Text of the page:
Oceanic and coastal extreme waves

  • Image, Ocean and coastal extreme waves.

    See the latest oceanic and coastal extreme waves indicator.

    Extreme wave indexes estimate the occurrence of extreme wave events in coastal and oceanic waters. Our indexes use three significant wave height thresholds: four metres, six metres, and eight metres. Sea conditions are considered to be very rough when wave heights reach four metres. The Interislander ferry cancels all sailings when significant wave heights exceed six metres. In New Zealand, waves that would be considered extreme in the far north are not unusual in the far south. Extreme wave events can damage marine ecosystems and affect coastal infrastructure, ocean-based industries, and other human activities. At a global level we have a poor understanding of the likely impact of climate change on wave events.

    We classified Oceanic and coastal extreme waves as a national indicator.

    Key findings

    Image, Trend not assessed.  Trend not assessed

    Extreme waves occur more often in the south of New Zealand than in the north; and in coastal regions than in oceanic regions.

    • In 2015 in coastal regions, up to seven extreme wave events exceeded the eight-metre threshold in the South Island, but none exceeded this threshold for most of the North Island. In 2015 in oceanic regions, 18 such extreme wave events occurred in our southern-most region and one in the northern-most region. 
    • These patterns of extreme wave events (higher waves further south and in oceanic regions) occurred for all three wave-height thresholds. In 2015, 74 extreme wave events exceeded the four-metre height threshold in the southern oceanic region but only 30 such events occurred in the north ocean region. 
    • From 2008 to 2015, the only area that experienced no extreme wave events at any threshold of four metres or above was the Abel coastal area, in the north of the South Island. 

    Figure 1

    Number of waves exceeding 4 metres in oceanic regions, 2008–15 – interactive map

    Figure 2

    Number of waves exceeding 6 metres in oceanic regions, 2008–15 – interactive map

    Figure 3

    Number of waves exceeding 8 metres in oceanic regions, 2008–15 – interactive map

    Figure 4

    Number of waves exceeding 4 metres in coastal regions, 2008–15 – interactive map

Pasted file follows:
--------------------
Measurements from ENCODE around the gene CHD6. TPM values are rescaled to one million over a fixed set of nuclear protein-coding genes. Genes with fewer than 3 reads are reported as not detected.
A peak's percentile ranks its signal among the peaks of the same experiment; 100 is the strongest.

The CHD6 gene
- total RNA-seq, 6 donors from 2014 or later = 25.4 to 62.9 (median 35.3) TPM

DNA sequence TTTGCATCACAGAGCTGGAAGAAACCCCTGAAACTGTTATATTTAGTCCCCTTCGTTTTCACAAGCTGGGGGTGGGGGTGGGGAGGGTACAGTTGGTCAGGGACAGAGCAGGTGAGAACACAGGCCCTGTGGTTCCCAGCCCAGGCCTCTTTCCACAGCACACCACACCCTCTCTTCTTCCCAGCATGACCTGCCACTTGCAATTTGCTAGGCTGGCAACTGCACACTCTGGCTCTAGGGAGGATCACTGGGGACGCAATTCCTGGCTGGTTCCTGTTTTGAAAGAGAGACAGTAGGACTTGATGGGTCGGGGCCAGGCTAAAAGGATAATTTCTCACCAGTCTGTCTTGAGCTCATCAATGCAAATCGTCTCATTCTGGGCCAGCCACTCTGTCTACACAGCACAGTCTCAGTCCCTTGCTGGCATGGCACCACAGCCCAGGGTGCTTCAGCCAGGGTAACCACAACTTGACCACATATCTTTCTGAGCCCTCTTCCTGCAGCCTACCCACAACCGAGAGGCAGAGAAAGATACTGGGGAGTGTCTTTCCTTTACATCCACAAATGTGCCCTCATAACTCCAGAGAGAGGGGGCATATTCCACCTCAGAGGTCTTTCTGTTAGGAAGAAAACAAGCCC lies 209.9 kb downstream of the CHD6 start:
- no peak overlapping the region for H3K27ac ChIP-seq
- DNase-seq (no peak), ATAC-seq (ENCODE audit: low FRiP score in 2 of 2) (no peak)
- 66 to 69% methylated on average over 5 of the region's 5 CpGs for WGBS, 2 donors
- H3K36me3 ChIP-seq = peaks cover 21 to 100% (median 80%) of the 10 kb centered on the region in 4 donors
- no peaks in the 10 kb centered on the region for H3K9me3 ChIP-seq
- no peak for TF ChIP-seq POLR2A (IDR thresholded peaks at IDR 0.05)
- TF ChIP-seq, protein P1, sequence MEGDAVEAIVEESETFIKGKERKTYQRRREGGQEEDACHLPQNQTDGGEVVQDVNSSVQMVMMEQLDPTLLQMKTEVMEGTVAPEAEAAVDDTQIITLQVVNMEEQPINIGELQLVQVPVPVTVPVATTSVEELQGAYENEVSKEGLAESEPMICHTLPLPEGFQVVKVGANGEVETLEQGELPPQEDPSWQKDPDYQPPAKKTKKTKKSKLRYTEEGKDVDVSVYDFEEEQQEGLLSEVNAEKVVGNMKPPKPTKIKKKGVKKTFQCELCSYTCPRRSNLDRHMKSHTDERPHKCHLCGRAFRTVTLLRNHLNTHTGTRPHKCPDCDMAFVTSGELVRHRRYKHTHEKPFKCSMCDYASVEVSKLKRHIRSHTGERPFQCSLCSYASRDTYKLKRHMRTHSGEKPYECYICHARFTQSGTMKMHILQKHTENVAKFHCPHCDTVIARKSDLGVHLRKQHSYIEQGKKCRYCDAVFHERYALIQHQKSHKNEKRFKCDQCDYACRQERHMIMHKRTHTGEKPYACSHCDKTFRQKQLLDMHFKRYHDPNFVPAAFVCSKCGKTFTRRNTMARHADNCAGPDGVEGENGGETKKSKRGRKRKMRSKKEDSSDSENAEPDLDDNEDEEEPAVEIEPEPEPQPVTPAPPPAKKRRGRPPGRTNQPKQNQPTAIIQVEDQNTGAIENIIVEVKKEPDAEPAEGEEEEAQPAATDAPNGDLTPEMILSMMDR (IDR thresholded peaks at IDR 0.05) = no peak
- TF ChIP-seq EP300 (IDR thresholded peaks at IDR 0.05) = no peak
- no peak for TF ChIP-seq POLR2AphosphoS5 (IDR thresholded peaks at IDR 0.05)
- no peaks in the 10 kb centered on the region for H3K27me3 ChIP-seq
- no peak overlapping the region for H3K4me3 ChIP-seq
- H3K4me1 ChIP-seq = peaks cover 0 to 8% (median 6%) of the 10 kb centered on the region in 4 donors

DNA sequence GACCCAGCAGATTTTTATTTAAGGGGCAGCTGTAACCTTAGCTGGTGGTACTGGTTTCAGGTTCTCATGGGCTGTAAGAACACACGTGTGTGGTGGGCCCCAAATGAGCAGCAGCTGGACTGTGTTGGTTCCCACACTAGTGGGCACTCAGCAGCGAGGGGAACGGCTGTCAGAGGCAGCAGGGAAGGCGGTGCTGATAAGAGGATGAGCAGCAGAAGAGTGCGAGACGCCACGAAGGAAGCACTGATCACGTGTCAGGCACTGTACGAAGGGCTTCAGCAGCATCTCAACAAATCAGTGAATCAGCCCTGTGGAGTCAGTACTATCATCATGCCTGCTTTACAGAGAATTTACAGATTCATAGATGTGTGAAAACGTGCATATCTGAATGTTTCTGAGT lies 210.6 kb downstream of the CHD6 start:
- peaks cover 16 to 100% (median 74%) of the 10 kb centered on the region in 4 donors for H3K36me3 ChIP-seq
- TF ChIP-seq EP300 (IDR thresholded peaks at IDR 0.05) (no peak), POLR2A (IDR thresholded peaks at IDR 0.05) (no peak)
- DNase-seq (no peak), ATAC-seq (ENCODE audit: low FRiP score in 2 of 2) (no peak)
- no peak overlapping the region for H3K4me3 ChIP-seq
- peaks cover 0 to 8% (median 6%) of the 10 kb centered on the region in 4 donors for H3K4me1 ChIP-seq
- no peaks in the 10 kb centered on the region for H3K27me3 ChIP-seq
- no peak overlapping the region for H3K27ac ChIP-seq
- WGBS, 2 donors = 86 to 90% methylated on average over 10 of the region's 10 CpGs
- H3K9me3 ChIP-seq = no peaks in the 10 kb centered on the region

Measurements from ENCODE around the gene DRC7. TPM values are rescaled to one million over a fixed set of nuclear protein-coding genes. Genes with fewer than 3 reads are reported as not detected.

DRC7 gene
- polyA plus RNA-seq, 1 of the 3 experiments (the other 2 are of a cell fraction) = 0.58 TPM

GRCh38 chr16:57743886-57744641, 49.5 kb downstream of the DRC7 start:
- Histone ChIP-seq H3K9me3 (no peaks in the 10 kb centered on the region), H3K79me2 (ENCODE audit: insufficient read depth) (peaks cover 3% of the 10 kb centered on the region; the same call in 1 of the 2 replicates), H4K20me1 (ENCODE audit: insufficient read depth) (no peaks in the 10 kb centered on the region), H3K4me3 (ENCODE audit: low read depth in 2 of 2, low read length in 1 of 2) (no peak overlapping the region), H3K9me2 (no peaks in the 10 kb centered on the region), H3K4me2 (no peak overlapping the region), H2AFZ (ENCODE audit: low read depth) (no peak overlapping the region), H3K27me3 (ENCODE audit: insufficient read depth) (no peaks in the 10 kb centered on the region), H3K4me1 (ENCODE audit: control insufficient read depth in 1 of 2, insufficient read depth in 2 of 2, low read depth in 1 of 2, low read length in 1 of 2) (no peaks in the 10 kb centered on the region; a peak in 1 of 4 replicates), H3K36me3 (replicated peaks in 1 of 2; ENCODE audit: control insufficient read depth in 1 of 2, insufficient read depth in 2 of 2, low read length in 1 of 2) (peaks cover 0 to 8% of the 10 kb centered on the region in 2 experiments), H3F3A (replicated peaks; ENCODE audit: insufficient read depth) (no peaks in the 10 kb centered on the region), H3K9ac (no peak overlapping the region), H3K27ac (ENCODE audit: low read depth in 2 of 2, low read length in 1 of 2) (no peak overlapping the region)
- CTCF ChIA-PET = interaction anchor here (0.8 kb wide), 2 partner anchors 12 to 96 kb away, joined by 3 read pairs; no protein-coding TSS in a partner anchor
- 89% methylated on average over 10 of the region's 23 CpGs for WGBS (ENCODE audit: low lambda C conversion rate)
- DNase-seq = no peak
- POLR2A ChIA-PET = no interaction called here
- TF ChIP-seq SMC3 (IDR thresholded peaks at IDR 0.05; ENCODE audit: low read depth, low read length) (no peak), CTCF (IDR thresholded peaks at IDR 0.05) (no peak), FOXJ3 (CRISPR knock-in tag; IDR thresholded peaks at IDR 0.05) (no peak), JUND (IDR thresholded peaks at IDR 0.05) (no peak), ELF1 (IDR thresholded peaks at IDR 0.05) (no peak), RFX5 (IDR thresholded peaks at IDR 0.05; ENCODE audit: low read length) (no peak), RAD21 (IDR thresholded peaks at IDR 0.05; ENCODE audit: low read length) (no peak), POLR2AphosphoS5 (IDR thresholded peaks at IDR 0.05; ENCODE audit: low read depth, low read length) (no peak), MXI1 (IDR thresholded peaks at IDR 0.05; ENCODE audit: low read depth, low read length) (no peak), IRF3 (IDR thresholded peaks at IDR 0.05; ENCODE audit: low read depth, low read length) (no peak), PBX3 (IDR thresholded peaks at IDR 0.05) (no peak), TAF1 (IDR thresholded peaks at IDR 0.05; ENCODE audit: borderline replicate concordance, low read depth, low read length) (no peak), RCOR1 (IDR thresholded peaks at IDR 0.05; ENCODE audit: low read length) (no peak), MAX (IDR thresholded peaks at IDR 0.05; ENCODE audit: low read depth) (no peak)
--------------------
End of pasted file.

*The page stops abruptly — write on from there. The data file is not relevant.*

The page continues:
Figure 5

    Number of waves exceeding 6 metres in coastal regions, 2008–15 – interactive map

    Figure 6

    Number of waves exceeding 8 metres in coastal regions, 2008–15 – interactive map

    Figure 7

     Figure 8

    Definition and methodology

    Extreme wave indexes estimate the number of times a significant wave height exceeds one of three threshold values for at least 12 hours in 24 marine regions. The three wave-height thresholds are four metres, six metres, and eight metres.

    This indicator estimates the wave-height thresholds for each year from 2008 to 2015.

    Significant wave height is a measure of the ‘typical’ wave height in a place over a time period. It is four times the standard deviation of the water surface if, for example, you were to measure water moving up and down a jetty piling for an hour. The largest individual wave will typically have a height around twice the significant wave height.

    We use three wave-height thresholds because of the regional variation in extreme wave events. In general, the north experiences less exposure to consistently strong winds, and the waves generated by them, than the south. Four-metre tall waves are considered extreme in the northern-most parts of New Zealand but are more common in the south. For the southern-most parts of New Zealand, eight-metre waves better represent extreme wave events.

    We only include wave events where the relevant height threshold was exceeded for a minimum of 12 hours. This means that there was both a high tide (when overtopping and damage to coastal infrastructure, for example, is most likely) and a low tide during an event.

    We estimate extreme wave indexes for 24 regions around New Zealand, comprising 18 coastal and six oceanic regions. The 18 coastal regions cover the area from the shoreline to 100km from the coast and correspond to those used by the MetService for marine weather forecasts. The six oceanic regions cover New Zealand’s Exclusive Economic Zone.

    The indexes were generated using NIWA’s operational wave forecasting model (NZWAVE-12). This model has a 12km resolution and models wave heights using: 

    • wind from NIWA’s NZLAM-12 weather forecast model 
    • swell from NIWA’s global wave forecast model.

    The data series for extreme waves is too short to draw any conclusions about the frequency or intensity of wave events over time. There is also high variability in wave height between years.

    See Data quality information for more detail on the methodology used.

    Data quality

     Topic Classification   Relevance Accuracy 
     Climate and natural processes  National indicator

     Image, Direct relevance.



    Gorman, R (2016). Extreme wave indices for New Zealand coastal and oceanic waters. NIWA Client Report HAM2016-014 prepared for the Ministry for the Environment.


    Published 27 October 2016

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